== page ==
Saddam offers 'humanitarian' aid to U.S.
BAGHDAD, Iraq (CNN) -- Iraq would be willing to aid the United States in the wake of last week's attacks on New York and Washington, according to the official Iraqi News Agency.
"I say, if the Americans asked the Iraqis for their experience, perhaps the Iraqis would agree," INA quoted Saddam on Thursday.
Saddam said the offer was "for humanitarian reasons and not for the American government."
His statement added: "Yes, the hand of God is on the arrogant and the oppressor, but that does not change our concern for people."
He said the U.S. should have extended help to Iraq after the U.S.-led air and missile campaign during the Gulf war.
Iraq is one of the few countries that has not extended an official message of sympathy and condolences to the U.S. after the September 11 attacks.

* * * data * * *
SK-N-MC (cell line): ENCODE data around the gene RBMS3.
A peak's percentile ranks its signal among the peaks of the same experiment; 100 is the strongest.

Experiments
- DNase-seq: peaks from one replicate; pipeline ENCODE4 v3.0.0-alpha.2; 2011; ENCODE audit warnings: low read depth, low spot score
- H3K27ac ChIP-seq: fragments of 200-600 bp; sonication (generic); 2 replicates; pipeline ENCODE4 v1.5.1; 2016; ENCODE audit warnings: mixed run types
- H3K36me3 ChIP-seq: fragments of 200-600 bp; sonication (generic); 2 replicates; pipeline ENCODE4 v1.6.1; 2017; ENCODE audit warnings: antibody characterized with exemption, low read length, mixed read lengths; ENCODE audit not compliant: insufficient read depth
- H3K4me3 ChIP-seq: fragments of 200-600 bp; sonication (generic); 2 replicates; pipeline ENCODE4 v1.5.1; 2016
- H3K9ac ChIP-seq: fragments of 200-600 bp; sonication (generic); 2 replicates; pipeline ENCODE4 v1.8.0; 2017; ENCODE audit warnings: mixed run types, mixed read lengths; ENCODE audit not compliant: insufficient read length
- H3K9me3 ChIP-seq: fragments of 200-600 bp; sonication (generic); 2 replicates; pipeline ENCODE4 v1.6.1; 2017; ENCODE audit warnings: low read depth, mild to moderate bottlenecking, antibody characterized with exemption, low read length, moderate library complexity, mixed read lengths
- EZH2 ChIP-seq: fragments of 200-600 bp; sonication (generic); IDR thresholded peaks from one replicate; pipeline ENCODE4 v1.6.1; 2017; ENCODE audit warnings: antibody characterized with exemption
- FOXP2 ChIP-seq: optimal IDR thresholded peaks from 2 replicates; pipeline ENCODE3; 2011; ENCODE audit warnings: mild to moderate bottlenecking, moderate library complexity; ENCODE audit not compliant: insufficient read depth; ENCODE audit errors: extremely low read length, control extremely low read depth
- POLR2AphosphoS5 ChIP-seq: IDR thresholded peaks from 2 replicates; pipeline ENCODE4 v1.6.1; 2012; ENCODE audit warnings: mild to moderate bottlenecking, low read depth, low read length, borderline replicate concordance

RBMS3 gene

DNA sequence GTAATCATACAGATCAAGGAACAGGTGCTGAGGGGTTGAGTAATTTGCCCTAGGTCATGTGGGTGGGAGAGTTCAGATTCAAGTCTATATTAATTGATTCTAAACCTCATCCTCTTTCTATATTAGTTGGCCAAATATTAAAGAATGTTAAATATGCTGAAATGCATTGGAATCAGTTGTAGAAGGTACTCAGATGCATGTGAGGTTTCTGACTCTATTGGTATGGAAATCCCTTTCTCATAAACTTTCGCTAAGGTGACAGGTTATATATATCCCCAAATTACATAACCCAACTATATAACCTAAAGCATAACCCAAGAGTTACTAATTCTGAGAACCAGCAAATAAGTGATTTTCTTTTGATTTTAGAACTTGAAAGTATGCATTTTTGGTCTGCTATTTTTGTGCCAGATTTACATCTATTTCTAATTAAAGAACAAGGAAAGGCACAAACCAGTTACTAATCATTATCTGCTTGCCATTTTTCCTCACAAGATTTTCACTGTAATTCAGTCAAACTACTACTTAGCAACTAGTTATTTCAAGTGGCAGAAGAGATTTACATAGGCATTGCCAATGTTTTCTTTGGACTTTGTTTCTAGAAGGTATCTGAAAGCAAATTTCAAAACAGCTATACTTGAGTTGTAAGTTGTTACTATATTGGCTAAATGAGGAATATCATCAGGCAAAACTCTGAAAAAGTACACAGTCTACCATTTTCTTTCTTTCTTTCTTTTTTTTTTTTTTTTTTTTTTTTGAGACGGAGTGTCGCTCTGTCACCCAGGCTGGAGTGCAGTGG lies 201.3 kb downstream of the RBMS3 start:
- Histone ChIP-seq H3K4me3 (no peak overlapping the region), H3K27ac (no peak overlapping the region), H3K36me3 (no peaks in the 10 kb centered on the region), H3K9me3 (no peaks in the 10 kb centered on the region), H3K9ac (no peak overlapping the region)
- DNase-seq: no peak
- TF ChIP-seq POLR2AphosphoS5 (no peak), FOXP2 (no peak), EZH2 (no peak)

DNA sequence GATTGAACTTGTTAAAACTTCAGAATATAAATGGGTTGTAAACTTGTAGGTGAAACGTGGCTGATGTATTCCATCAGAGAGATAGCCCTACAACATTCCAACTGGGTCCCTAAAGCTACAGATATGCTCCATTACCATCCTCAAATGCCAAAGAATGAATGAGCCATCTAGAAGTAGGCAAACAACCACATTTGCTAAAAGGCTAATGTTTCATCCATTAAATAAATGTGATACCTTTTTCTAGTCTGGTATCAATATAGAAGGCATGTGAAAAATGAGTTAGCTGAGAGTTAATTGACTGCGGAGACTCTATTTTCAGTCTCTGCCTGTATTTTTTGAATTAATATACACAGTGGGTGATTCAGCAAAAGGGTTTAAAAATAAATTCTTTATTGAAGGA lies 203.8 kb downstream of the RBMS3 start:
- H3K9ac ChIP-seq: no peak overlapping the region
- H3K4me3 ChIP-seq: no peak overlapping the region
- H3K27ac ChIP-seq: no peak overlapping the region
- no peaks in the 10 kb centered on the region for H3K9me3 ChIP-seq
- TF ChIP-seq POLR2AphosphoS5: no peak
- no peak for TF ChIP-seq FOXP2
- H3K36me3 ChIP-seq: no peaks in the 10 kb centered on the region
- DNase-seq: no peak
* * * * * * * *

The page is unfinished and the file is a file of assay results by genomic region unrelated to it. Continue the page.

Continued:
Iraqi officials say that after 10 years of U.S.-backed economic sanctions and in the light of ongoing conflicts in the southern and northern no-fly zones, Iraq is hardly prepared to express sympathy for what it considers to be its enemy.
Iraqi Deputy Prime Minister Tariq Aziz sent a letter to a U.S. group opposed to sanctions against Iraq, expressing "warm sympathies" over the terrorist attacks, INA reported earlier this week.
British and U.S. warplanes bombed anti-aircraft artillery in Iraq's southern no-fly zone Thursday "in response to recent Iraqi hostile threats against coalition aircraft conducting routine" patrols of southern Iraq, the Pentagon announced.
The U.S. and Britain set up the "no-fly" zones after the Gulf war to protect anti-government forces in the north and the south.
Iraq considers the "no-fly" zones illegal and has vowed to shoot down any coalition planes.
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